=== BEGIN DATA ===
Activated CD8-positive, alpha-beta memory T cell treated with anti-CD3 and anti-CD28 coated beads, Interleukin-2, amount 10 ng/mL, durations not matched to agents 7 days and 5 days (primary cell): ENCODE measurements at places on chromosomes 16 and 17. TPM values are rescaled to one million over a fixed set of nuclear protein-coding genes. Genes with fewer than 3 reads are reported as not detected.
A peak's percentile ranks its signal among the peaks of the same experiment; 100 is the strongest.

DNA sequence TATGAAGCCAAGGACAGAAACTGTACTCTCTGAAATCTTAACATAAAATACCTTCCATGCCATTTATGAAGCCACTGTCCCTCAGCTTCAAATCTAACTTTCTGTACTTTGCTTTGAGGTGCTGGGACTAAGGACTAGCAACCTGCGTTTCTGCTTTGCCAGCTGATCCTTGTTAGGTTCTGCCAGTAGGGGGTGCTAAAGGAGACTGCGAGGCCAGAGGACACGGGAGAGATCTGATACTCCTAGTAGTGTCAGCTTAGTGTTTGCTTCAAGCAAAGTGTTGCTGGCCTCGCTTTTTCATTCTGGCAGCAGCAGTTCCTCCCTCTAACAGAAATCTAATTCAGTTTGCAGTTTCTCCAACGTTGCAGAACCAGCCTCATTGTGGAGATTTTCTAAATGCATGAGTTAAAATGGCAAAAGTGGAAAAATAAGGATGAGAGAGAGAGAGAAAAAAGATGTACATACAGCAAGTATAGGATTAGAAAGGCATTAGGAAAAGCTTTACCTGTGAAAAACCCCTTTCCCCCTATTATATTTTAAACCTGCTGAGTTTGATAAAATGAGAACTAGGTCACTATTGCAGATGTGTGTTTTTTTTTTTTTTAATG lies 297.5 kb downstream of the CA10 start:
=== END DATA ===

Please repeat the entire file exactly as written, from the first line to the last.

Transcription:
Activated CD8-positive, alpha-beta memory T cell treated with anti-CD3 and anti-CD28 coated beads, Interleukin-2, amount 10 ng/mL, durations not matched to agents 7 days and 5 days (primary cell): ENCODE measurements at places on chromosomes 16 and 17. TPM values are rescaled to one million over a fixed set of nuclear protein-coding genes. Genes with fewer than 3 reads are reported as not detected.
A peak's percentile ranks its signal among the peaks of the same experiment; 100 is the strongest.

DNA sequence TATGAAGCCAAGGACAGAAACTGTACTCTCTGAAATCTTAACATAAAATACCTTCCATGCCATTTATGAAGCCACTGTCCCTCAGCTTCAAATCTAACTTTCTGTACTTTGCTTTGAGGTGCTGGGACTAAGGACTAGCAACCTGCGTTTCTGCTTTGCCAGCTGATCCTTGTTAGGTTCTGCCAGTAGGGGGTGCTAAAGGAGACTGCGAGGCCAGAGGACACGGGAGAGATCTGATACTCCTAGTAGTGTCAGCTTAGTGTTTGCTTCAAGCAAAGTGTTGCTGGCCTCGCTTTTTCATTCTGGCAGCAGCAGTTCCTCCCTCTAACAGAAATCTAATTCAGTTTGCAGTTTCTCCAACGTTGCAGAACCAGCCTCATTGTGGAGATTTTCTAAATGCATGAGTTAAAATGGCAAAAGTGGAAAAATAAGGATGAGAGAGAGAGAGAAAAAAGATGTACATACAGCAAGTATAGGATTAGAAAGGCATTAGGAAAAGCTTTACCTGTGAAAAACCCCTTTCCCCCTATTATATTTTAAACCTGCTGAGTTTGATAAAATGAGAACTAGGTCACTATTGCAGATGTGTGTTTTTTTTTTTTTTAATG lies 297.5 kb downstream of the CA10 start: